Massachusetts judges were unfairly attacked as being lenient on drunk driving charges in a recent Boston Globe report released today. The special report was the first of a three part series written by Marcella Bombardieri, Jonathan Saltzman and Thomas Farragher.
The Boston Globe claims that judges are lenient on Massachusetts OUI cases during bench trials. The article states that the Boston Globe looked through court records, listened to tapes of courtroom proceedings in order to make its assessment. While the Globe claims to have uncovered a widespread problem, as a Massachusetts OUI lawyer, I believe that the report presents an unfair attack on Massachusetts judges.
To obtain case names the Globe would have had to rely on prosecutors pointing out cases that they believe they should have never lost before a particular judge. Overlooked in this fact, is that often the police report does not tell the entire story of what happened during an arrest. Police officers do not always remember exactly what happened when writing the report and sometimes exaggerate, overstate and embellish in the police report. Further, judges are not reading the police report but are hearing the officer testify live and under oath.
Judges who frequently hear testimony from the same officers distrust these observations. It is only when the testimony is heard live that a judge can evaluate the credibility and make a determination as to whether the standard of proof beyond a reasonable doubt has been satisfied. Because police reports are written to prove the case, to support the arrest, and omit any details that favor the motorist, clearly any view of police reports will make it appear as though every case is an obvious case of drunk driving. If police reports were fairly written, the officer would write in the report observations that show that the person was not under the influence of alcohol. Instead, these details are left for defense lawyers to bring out during trial to tell the other side of the story.
The Globe report claims that it could find little support for claims that the high rate of not guilty verdicts is because prosecutors do not exercise discretion to resolve weak OUI offenses. Since there is no public data regarding OUI trials, the primary source of data for the Globe’s investigation would have been discussions with prosecutors. A Massachusetts OUI lawyer would certainly not bring to light the facts of his clients case, because no client, whether found guilty or not guilty want publicity regarding an arrest for OUI. This would leave only cases to review from disgruntled prosecutors.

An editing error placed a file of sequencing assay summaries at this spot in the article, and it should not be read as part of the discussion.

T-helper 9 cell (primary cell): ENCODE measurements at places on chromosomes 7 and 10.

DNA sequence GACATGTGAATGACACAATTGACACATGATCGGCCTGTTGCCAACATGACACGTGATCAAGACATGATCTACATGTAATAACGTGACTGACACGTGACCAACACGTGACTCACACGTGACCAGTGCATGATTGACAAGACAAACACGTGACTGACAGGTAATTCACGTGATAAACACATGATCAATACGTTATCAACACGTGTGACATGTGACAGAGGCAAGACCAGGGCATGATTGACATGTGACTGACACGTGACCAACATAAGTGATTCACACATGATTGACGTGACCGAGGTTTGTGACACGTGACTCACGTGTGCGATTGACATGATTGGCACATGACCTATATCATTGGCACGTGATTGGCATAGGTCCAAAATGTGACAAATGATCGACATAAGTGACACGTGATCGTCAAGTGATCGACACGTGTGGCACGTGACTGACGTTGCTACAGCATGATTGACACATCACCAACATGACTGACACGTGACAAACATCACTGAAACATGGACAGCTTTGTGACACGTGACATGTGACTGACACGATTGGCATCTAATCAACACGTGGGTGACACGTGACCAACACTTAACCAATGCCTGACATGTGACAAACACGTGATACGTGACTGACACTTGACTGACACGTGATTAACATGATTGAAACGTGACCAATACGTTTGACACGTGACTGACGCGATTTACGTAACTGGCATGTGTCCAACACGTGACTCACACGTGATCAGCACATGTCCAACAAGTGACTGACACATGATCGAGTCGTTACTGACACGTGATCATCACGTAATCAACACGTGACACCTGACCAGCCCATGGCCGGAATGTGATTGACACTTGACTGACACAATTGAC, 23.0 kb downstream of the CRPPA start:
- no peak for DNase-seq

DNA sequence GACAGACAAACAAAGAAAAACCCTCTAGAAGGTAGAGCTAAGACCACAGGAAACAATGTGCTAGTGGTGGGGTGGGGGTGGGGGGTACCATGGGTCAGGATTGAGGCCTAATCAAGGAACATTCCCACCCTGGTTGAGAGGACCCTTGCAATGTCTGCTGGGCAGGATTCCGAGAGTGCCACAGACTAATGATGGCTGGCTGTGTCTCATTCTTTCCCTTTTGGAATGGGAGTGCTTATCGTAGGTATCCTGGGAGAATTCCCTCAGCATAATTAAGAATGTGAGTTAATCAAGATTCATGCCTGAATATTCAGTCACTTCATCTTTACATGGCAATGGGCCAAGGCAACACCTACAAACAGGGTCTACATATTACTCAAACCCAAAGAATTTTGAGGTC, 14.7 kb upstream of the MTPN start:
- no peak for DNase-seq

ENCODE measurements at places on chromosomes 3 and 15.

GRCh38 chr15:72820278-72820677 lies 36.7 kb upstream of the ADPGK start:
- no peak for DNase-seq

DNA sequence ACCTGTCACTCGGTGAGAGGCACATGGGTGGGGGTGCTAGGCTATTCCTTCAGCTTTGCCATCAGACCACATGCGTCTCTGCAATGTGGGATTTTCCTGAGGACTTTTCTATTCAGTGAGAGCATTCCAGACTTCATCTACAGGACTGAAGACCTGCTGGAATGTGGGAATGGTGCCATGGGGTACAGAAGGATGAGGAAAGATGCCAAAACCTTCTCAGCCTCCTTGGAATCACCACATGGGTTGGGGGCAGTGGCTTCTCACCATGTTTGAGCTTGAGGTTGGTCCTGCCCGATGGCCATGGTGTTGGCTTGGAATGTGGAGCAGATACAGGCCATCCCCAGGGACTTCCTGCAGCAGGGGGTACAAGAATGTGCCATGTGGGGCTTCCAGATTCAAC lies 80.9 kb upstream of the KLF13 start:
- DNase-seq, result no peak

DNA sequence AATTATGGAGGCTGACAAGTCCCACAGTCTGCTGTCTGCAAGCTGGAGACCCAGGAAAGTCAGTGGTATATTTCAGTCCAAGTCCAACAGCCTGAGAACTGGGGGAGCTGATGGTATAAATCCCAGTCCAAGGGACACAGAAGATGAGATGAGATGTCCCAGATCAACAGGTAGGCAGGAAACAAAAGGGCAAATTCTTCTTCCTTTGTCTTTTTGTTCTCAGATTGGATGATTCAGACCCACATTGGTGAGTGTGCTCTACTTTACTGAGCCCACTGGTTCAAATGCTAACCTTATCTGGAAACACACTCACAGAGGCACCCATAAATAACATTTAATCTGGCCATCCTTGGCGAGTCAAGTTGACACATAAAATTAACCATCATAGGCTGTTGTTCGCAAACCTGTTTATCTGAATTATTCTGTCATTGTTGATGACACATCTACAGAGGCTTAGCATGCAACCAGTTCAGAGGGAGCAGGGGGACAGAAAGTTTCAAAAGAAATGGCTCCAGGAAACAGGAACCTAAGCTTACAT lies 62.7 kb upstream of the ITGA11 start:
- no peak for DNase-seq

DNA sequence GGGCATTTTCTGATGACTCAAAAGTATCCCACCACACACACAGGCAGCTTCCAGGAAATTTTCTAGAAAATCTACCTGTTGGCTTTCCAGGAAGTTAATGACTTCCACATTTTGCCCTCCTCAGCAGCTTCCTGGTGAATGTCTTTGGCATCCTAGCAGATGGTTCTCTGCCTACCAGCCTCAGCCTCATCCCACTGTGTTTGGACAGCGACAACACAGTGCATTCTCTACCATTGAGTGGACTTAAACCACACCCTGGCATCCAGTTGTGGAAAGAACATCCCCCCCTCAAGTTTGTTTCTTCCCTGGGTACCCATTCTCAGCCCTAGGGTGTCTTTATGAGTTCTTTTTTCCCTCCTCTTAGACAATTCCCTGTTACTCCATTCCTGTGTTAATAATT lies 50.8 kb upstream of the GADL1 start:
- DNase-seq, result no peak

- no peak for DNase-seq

Unlike many states, Massachusetts prosecutors will not dismiss or reduce a weak OUI charged to reckless driving. If it is charged as OUI, regardless of how weak the case is, prosecutors will force the case to trial. In many cases, the prosecutor will knowledge the weakness but will state that there is an office policy that an OUI cannot be dismissed. These cases are then forced into the laps of judges. Cases with breathalyzer test results of .06 or .07 are routinely brought to trial in Massachusetts courts. These cases, which are very weak on the surface, do not merit the time and attention of a jury trial.
The Globe report also claims that some judges are under the misconception that the margin of error of the breathalyzer is .01. While the head of the Office of Alcohol Testing, would claim that the breathalyzer margin of error is lower than .01, this is a subject of debate within the scientific community. Many defense experts would argue that the margin of error is much greater than .01. The reason that the .01 margin of error is referred to in court is because when the Commonwealth conducts a breathalyzer test on a known solution sample of .15, the Commonwealth will consider the machine working properly if the result registers .14 or .16. If the breathalyzer machine was as precise as the Office of Alcohol testing claims, there would be no need for this margin of error in their testing on a known sample. Testing on a known sample should have less variables and be more precise than testing on an individual sample. Yet, this is not the case with breathalyzer testing.
The Boston Globe’s report overlooks that trials are not decided based on police reports and the Commonwealth’s case always will appear strongest on the police report then when put live on the witness stand. The attack on the Massachusetts judicial is unfortunate by-product of an attempt to create news and support the political agenda of prosecutors who are attempting to chill judges from finding defendants not guilty in OUI cases when the Constitutional standard of proof beyond a reasonable doubt has not been met.